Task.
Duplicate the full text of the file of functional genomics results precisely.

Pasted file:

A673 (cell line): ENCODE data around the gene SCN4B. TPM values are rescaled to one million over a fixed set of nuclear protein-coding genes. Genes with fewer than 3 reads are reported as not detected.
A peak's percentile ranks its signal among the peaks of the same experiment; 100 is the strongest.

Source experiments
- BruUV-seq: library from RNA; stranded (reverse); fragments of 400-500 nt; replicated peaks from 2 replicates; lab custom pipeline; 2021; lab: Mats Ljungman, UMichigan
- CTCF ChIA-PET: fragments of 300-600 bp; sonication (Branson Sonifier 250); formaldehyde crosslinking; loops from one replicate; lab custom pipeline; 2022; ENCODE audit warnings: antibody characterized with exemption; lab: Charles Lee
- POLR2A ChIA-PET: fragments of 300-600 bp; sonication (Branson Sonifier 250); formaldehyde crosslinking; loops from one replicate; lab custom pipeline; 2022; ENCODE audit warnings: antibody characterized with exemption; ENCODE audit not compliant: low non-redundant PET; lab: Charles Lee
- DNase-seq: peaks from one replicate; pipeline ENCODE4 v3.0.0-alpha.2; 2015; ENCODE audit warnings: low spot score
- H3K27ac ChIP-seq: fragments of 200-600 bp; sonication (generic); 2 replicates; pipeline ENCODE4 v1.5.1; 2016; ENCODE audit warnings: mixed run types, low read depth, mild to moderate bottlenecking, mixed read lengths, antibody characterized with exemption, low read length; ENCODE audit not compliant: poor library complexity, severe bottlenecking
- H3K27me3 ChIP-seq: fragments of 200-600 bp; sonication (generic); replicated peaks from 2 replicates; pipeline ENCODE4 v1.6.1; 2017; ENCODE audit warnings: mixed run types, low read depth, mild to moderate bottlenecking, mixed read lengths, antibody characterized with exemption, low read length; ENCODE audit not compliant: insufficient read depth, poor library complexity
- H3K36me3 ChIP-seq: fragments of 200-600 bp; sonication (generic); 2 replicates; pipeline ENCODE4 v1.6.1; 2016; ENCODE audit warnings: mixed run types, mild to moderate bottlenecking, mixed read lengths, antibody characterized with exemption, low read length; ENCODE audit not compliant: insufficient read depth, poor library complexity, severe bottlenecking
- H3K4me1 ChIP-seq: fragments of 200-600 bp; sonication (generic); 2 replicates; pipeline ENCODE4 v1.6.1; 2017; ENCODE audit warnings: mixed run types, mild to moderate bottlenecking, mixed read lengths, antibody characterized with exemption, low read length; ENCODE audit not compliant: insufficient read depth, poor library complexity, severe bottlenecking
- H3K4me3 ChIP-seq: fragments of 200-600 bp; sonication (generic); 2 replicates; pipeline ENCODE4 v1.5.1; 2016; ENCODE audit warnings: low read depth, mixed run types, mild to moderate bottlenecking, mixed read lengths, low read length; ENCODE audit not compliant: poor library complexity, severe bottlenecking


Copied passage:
A673 (cell line): ENCODE data around the gene SCN4B. TPM values are rescaled to one million over a fixed set of nuclear protein-coding genes. Genes with fewer than 3 reads are reported as not detected.
A peak's percentile ranks its signal among the peaks of the same experiment; 100 is the strongest.

Source experiments
- BruUV-seq: library from RNA; stranded (reverse); fragments of 400-500 nt; replicated peaks from 2 replicates; lab custom pipeline; 2021; lab: Mats Ljungman, UMichigan
- CTCF ChIA-PET: fragments of 300-600 bp; sonication (Branson Sonifier 250); formaldehyde crosslinking; loops from one replicate; lab custom pipeline; 2022; ENCODE audit warnings: antibody characterized with exemption; lab: Charles Lee
- POLR2A ChIA-PET: fragments of 300-600 bp; sonication (Branson Sonifier 250); formaldehyde crosslinking; loops from one replicate; lab custom pipeline; 2022; ENCODE audit warnings: antibody characterized with exemption; ENCODE audit not compliant: low non-redundant PET; lab: Charles Lee
- DNase-seq: peaks from one replicate; pipeline ENCODE4 v3.0.0-alpha.2; 2015; ENCODE audit warnings: low spot score
- H3K27ac ChIP-seq: fragments of 200-600 bp; sonication (generic); 2 replicates; pipeline ENCODE4 v1.5.1; 2016; ENCODE audit warnings: mixed run types, low read depth, mild to moderate bottlenecking, mixed read lengths, antibody characterized with exemption, low read length; ENCODE audit not compliant: poor library complexity, severe bottlenecking
- H3K27me3 ChIP-seq: fragments of 200-600 bp; sonication (generic); replicated peaks from 2 replicates; pipeline ENCODE4 v1.6.1; 2017; ENCODE audit warnings: mixed run types, low read depth, mild to moderate bottlenecking, mixed read lengths, antibody characterized with exemption, low read length; ENCODE audit not compliant: insufficient read depth, poor library complexity
- H3K36me3 ChIP-seq: fragments of 200-600 bp; sonication (generic); 2 replicates; pipeline ENCODE4 v1.6.1; 2016; ENCODE audit warnings: mixed run types, mild to moderate bottlenecking, mixed read lengths, antibody characterized with exemption, low read length; ENCODE audit not compliant: insufficient read depth, poor library complexity, severe bottlenecking
- H3K4me1 ChIP-seq: fragments of 200-600 bp; sonication (generic); 2 replicates; pipeline ENCODE4 v1.6.1; 2017; ENCODE audit warnings: mixed run types, mild to moderate bottlenecking, mixed read lengths, antibody characterized with exemption, low read length; ENCODE audit not compliant: insufficient read depth, poor library complexity, severe bottlenecking
- H3K4me3 ChIP-seq: fragments of 200-600 bp; sonication (generic); 2 replicates; pipeline ENCODE4 v1.5.1; 2016; ENCODE audit warnings: low read depth, mixed run types, mild to moderate bottlenecking, mixed read lengths, low read length; ENCODE audit not compliant: poor library complexity, severe bottlenecking